We in the VA industry have for a long time been looking for different solutions to recover nitrogen from wastewater and if this is a successful result, we are facing an important breakthrough for nitrogen recovery.

Anders Finnson, Senior Environmental Advisor at Svenskt Vatten

Today, only a small proportion of nutrients, nitrogen, phosphorus and potassium, is returned from wastewater treatment plants to food production through application of sewage sludge to arable land. However, the largest problem is the sludge not used in agriculture but the sludge that today are landfilled or incinerated, if the nutrients in the sludge is not taken care of.

A logical conclusion is that nitrogen-containing effluents should be viewed as a nitrogen resource instead of a waste and nitrogen-containing effluents should be exploited through the recovery of nitrogen in forms that efficiently could be used in agriculture or other industries. This positive development is what this project aims to demonstrate.

Project objectives

The overall goal of the LIFE RE-Fertilizer project is to demonstrate a new, innovative and efficient process, patented by EasyMining, for removal and recovery of ammonium from aqueous flows. In the unique solution nitrogen is first captured by an precipitation chemical and separated from the wastewater. In the second step the captured ammonium is recovered in a conversion plant to a commercial viable product and the precipitation chemical is regenerated to be used in the process again.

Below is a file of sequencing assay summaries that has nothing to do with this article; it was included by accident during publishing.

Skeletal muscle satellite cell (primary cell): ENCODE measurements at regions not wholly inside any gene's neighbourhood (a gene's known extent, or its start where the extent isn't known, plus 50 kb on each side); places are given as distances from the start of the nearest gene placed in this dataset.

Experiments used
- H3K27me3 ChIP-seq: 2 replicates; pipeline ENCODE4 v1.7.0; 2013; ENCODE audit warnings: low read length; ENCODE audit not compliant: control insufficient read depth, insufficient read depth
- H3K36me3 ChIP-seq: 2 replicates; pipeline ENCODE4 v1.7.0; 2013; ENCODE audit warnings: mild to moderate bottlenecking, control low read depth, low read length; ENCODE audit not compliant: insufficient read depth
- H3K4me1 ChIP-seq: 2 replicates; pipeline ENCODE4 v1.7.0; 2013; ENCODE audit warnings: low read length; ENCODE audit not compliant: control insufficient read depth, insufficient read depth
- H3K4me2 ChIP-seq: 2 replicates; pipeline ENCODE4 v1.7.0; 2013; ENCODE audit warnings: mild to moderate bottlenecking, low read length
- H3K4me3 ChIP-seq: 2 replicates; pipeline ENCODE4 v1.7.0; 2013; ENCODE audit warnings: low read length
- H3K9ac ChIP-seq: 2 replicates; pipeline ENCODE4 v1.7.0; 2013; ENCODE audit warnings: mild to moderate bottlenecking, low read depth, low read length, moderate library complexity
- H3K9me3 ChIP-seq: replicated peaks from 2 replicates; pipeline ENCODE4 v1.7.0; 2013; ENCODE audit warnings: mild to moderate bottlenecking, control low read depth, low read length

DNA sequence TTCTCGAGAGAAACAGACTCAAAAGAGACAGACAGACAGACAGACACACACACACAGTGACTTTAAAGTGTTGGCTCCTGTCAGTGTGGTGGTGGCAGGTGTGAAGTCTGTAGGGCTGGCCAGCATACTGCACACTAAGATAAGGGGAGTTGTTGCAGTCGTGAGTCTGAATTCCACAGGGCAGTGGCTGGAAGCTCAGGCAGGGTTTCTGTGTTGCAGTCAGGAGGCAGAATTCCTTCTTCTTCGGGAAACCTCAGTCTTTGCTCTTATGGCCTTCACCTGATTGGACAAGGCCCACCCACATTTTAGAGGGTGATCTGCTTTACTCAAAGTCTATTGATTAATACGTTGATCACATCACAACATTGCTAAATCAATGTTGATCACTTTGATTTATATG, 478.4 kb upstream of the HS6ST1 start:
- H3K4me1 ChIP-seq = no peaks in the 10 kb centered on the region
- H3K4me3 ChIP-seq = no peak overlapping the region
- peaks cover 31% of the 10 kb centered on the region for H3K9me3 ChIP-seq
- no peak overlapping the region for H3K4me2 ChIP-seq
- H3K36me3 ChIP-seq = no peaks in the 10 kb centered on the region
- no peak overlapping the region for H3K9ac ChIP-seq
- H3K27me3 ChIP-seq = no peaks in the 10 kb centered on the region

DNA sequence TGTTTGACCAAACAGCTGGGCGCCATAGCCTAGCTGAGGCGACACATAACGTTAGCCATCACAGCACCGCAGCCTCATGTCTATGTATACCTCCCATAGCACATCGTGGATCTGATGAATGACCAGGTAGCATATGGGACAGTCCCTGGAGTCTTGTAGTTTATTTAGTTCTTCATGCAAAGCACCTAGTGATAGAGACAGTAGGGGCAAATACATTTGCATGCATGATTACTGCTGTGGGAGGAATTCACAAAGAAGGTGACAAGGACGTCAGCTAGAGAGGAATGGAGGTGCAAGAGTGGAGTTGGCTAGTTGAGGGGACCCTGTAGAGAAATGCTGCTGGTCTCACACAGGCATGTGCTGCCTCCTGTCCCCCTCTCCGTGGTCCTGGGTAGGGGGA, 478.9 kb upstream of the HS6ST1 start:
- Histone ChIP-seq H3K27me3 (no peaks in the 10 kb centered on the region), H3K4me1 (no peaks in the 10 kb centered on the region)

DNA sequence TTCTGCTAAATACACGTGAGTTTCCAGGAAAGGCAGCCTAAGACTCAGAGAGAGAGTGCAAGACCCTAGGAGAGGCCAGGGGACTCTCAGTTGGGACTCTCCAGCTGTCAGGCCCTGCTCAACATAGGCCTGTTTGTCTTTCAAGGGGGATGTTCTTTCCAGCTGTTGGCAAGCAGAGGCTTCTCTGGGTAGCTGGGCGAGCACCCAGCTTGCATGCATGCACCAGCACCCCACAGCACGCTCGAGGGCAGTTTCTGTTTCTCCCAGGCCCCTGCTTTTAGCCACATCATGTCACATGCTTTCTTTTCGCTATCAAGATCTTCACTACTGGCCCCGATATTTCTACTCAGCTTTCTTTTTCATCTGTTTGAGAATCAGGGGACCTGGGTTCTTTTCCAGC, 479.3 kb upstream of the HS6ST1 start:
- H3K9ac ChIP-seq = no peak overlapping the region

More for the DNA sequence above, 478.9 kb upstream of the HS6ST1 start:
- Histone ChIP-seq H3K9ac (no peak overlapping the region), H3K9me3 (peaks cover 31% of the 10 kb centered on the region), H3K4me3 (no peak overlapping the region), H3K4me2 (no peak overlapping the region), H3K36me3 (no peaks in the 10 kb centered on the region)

The project contains the following sub-objectives:

  • Validation of the recycling process by upscaling from lab scale to pilot scale in order to secure and validate the optimal design for and set-up of future full scale plants.
  • Validation of the market potential by working closely with trial customers from the value chain to demonstrate and validate the process and end products. The recycled nutrients functional properties will be verified and an efficient and robust process will be secured.
  • To present and disseminate the project’s results to process and product targets groups in Europe.

Geographic and industry scope

The project will be conducted mainly in three geographic sites:

  • Uppsala for the process optimization work (at EasyMining´s laboratory)
  • Copenhagen for the demonstration of the prototype at WWTP (BIOFOS´ wastewater treatment plant Lynetten)
  • Bro, outside Stockholm, for the demonstration of the prototype at landfill (Ragn-Sells´ landfill Högbytorp)

Even if the project are focused in the Nordic area the market for implementation of the finalised, commercial solution is Europe and also worldwide. Removal and recovery of nitrogen from water with a high nitrogen concentration is a worldwide problem.